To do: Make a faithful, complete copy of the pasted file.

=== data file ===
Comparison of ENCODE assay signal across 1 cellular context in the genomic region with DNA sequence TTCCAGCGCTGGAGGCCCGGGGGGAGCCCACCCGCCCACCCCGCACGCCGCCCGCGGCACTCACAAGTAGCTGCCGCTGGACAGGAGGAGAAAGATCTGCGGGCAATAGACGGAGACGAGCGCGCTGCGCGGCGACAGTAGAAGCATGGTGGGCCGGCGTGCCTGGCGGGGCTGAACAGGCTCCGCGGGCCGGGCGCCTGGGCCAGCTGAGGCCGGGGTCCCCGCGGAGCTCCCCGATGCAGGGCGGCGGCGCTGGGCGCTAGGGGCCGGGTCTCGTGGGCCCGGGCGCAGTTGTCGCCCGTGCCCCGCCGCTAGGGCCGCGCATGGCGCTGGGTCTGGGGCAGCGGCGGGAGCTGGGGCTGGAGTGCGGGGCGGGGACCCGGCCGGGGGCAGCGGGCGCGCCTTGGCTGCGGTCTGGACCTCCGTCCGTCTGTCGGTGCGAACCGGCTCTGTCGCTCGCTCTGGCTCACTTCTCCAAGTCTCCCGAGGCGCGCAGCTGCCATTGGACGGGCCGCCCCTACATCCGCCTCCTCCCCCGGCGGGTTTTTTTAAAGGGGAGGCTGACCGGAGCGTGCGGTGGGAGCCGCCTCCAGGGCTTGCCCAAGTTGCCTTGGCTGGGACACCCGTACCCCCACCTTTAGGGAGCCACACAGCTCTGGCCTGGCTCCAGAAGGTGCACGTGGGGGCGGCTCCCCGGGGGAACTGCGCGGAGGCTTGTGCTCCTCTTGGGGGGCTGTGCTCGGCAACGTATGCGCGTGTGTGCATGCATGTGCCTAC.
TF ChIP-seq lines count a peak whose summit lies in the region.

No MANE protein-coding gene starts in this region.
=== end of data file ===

Comparison of ENCODE assay signal across 1 cellular context in the genomic region with DNA sequence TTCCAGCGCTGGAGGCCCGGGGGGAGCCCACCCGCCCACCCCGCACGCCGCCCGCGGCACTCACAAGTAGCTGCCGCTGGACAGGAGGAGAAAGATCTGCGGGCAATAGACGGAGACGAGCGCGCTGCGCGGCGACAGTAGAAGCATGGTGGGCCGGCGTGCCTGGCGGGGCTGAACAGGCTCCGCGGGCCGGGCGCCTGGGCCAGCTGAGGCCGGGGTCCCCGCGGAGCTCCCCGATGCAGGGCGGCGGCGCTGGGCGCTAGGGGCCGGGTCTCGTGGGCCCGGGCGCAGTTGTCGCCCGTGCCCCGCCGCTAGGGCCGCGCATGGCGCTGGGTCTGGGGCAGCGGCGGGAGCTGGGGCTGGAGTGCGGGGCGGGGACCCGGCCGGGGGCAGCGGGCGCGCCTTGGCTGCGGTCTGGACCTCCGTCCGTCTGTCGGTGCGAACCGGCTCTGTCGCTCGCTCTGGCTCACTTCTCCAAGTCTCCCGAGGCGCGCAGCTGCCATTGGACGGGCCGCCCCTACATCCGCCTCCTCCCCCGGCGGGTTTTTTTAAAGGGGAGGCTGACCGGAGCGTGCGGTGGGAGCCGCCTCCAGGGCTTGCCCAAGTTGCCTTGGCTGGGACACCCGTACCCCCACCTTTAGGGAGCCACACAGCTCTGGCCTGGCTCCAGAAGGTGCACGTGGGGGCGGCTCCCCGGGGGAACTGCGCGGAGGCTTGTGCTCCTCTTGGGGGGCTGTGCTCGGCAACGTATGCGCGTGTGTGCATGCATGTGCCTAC.
TF ChIP-seq lines count a peak whose summit lies in the region.

No MANE protein-coding gene starts in this region.